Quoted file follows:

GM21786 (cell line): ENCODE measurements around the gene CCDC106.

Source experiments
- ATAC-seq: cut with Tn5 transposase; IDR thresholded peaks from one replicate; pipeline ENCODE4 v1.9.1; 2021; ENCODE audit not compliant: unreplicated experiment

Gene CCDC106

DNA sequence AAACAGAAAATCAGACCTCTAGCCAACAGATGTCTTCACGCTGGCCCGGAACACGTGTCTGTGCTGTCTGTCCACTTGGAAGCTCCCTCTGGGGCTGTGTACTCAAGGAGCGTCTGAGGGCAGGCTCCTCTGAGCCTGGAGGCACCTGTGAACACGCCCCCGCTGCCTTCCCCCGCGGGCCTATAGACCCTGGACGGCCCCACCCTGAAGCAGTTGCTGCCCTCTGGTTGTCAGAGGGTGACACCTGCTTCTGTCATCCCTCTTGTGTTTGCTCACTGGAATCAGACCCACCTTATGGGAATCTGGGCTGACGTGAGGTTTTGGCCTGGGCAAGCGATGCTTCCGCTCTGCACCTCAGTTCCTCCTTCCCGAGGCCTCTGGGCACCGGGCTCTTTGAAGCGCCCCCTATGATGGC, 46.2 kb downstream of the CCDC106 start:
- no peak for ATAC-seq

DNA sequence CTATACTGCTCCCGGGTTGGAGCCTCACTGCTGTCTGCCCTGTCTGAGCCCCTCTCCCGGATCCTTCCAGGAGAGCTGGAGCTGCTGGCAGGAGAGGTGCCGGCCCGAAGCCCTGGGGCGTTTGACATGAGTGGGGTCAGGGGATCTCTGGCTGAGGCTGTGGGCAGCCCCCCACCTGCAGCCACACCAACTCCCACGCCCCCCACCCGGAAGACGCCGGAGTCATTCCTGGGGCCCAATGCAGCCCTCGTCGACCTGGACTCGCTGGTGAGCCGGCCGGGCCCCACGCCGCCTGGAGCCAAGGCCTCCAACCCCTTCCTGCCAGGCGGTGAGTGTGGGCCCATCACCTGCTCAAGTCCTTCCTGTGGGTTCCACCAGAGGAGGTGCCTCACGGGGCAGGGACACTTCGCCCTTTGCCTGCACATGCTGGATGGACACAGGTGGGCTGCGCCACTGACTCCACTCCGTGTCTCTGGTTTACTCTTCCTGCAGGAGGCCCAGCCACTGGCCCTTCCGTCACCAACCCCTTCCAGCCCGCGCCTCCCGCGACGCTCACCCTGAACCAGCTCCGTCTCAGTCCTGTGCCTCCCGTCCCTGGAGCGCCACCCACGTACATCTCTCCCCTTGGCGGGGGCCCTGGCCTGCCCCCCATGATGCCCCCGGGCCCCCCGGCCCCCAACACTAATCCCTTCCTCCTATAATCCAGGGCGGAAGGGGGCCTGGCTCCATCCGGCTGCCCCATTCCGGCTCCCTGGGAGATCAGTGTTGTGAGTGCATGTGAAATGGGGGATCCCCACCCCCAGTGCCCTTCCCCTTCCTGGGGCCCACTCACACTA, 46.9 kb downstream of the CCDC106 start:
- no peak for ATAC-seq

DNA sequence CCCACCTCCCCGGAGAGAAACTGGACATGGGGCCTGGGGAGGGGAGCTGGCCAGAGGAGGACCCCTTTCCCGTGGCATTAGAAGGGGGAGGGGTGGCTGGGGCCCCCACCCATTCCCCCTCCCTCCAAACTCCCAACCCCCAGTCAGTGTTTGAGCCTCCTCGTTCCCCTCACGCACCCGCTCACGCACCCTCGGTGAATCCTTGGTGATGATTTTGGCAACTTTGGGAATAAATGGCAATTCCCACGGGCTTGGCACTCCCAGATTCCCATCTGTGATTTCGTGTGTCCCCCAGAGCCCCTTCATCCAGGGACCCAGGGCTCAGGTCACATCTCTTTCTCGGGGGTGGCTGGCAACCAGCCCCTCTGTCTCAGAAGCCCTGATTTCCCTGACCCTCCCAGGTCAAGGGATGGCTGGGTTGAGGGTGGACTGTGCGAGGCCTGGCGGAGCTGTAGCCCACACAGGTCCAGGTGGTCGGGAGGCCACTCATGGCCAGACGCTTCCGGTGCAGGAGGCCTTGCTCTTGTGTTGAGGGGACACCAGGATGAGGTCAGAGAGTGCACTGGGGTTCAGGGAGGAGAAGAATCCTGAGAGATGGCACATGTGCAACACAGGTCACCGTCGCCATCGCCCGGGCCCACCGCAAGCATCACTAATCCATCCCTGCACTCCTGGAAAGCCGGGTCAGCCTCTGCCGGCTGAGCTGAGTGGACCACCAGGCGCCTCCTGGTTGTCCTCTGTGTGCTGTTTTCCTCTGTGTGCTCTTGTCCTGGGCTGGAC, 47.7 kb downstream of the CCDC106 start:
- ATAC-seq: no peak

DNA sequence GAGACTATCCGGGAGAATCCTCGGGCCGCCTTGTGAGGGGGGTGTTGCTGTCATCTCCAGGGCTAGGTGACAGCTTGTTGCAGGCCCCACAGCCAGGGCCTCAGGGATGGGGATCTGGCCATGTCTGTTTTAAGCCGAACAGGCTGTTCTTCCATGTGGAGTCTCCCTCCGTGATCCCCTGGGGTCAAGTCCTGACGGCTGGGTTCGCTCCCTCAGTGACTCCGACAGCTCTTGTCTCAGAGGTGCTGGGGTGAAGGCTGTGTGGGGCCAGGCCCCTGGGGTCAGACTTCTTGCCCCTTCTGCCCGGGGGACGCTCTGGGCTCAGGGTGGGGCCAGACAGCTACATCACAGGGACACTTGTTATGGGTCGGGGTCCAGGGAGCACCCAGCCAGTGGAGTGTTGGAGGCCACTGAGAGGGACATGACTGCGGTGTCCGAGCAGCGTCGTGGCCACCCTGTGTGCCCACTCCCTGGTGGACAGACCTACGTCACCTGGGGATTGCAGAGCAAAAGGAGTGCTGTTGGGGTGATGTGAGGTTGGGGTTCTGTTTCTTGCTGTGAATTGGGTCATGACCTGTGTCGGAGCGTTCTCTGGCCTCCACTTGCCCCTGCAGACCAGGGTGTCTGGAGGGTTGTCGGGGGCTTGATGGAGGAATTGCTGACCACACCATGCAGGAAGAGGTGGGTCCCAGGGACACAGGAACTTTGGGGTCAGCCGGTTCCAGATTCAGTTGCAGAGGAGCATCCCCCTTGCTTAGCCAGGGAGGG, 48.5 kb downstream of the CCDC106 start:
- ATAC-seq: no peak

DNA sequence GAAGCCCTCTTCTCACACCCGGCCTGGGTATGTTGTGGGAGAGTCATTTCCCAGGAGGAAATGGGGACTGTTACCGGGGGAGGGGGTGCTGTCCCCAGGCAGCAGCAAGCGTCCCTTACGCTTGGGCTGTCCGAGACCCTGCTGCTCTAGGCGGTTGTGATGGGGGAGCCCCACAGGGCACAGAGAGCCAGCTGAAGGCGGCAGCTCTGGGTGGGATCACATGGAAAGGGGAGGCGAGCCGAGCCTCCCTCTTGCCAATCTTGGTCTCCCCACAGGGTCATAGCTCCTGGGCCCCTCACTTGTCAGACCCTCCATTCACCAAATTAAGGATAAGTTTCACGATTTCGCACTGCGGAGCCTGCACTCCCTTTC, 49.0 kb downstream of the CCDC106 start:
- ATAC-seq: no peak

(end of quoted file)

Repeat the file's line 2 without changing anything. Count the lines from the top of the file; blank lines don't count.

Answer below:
Source experiments